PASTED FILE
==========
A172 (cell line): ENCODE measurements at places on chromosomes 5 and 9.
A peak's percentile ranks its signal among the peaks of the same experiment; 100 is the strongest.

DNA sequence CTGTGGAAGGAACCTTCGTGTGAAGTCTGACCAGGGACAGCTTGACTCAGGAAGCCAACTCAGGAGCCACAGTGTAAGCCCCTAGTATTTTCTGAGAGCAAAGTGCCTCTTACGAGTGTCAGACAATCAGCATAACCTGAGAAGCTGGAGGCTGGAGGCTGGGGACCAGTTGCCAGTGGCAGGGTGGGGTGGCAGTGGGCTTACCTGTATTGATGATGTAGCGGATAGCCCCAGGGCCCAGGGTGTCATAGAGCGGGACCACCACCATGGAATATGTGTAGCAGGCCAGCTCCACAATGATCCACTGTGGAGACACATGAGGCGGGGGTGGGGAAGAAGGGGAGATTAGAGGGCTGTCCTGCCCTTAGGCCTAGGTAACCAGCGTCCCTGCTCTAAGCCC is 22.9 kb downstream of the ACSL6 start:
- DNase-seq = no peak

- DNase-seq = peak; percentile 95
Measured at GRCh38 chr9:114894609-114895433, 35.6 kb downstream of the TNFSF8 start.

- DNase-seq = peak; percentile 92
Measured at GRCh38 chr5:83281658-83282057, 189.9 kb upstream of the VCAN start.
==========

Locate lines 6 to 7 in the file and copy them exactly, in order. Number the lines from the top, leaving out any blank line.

Measured at GRCh38 chr9:114894609-114895433, 35.6 kb downstream of the TNFSF8 start.

- DNase-seq = peak; percentile 92